The Gare de Lyon (Lyon Station), officially Paris-Gare-de-Lyon, is one of the six large mainline railway station termini in Paris, France.
A general officer is an officer of high rank in the army, and in some nations' air forces or marines.
Georges Benjamin Clemenceau (28 September 1841 – 24 November 1929) was a French politician, physician, and journalist who was Prime Minister of France during the First World War.
The German Empire (Deutsches Kaiserreich, officially Deutsches Reich),Herbert Tuttle wrote in September 1881 that the term "Reich" does not literally connote an empire as has been commonly assumed by English-speaking people.
Guillaume Schnaebelé or Wilhelm Schnäbele (1831 – 5 December 1900) was a French official from Alsace, best known for being arrested by Germans in the April 1887 Schnaebele incident (or Affair) which nearly led to war between France and Germany.
Henri René Albert Guy de Maupassant (5 August 1850 – 6 July 1893) was a French writer, remembered as a master of the short story form, and as a representative of the naturalist school of writers, who depicted human lives and destinies and social forces in disillusioned and often pessimistic terms.
Henri Eugène Philippe Louis d'Orléans, Duke of Aumale (16 January 1822 – 7 May 1897) was a leader of the Orleanists, a political faction in 19th-century France associated with constitutional monarchy.
Ille-et-Vilaine (Il-ha-Gwilen) is a department of France, located in the region of Brittany in the northwest of the country.
IMDb, also known as Internet Movie Database, is an online database of information related to world films, television programs, home videos and video games, and internet streams, including cast, production crew and personnel biographies, plot summaries, trivia, and fan reviews and ratings.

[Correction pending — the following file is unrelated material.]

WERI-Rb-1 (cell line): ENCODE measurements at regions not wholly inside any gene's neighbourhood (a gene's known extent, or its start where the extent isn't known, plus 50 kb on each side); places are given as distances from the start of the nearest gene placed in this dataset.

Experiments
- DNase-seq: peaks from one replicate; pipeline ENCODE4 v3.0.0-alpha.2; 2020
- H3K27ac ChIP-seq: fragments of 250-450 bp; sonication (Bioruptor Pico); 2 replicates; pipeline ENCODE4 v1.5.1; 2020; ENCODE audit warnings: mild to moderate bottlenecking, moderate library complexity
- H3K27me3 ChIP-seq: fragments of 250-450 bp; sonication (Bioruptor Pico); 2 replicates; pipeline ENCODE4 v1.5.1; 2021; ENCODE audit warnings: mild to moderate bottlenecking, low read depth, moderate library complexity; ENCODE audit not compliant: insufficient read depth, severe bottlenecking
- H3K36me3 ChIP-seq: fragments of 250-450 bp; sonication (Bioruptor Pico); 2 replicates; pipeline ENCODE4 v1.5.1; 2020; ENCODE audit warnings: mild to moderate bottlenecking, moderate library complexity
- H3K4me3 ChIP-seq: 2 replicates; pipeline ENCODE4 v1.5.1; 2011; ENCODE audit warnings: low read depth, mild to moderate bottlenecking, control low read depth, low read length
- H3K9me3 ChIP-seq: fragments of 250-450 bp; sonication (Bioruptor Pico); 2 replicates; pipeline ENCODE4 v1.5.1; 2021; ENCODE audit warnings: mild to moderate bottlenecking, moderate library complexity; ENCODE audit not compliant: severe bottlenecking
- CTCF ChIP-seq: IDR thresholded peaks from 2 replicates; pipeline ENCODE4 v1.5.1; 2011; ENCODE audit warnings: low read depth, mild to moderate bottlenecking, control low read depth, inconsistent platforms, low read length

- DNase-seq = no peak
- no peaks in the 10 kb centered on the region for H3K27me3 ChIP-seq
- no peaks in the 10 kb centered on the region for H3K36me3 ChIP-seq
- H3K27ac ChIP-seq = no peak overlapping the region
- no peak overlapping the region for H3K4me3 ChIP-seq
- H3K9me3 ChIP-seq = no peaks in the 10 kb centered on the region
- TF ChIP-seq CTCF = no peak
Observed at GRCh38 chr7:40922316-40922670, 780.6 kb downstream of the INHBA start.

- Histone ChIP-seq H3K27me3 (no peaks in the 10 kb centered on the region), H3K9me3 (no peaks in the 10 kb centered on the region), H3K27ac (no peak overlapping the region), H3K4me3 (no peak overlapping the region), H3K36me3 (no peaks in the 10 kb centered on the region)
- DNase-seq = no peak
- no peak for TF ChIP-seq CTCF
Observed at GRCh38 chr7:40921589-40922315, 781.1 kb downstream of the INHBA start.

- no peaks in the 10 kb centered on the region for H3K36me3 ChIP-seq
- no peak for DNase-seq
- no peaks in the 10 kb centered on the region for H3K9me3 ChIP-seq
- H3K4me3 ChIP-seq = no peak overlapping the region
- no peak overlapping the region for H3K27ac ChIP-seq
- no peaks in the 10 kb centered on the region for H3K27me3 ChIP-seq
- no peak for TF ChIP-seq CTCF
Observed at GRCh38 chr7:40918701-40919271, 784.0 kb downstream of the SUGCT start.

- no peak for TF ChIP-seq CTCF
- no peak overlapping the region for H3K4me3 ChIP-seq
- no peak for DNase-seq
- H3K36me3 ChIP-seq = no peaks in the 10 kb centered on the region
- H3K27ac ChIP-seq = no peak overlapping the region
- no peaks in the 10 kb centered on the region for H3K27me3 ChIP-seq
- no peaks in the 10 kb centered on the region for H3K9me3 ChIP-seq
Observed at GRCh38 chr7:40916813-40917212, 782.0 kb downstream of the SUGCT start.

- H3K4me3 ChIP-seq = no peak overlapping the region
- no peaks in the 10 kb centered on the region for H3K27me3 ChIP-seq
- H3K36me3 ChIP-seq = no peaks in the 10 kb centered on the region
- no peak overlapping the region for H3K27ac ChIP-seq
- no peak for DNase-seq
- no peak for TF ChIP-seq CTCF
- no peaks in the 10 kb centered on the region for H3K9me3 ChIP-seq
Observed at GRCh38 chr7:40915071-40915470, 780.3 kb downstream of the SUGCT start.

An inspector general is an investigative official in a civil or military organization.
An interior ministry (sometimes ministry of internal affairs or ministry of home affairs) is a government ministry typically responsible for policing, emergency management, national security, registration, supervision of local governments, conduct of elections, public administration and immigration matters.
The Ixelles Cemetery (French: Cimetière d'Ixelles, Dutch: begraafplaats van Elsene), located in Ixelles in the southern part of Brussels, is one of the major cemeteries in Belgium.
Armand-Jacques Leroy de Saint-Arnaud (20 August 1798 – 29 September 1854) was a French soldier and Marshal of France.
Jean Antoine Ernest Constans (3 May 1833 – 7 April 1913) was a French politician and colonial administrator.
Jean-Alfred Villain-Marais, also known as Jean Marais (11 December 1913 – 8 November 1998), was a French actor, writer, director and sculptor.
Jean Renoir (15 September 1894 – 12 February 1979) was a French film director, screenwriter, actor, producer and author.
Jean-Baptiste Billot (15 August 1828, Chaumeil, Corrèze – 31 May 1907, Paris) was a French general and politician.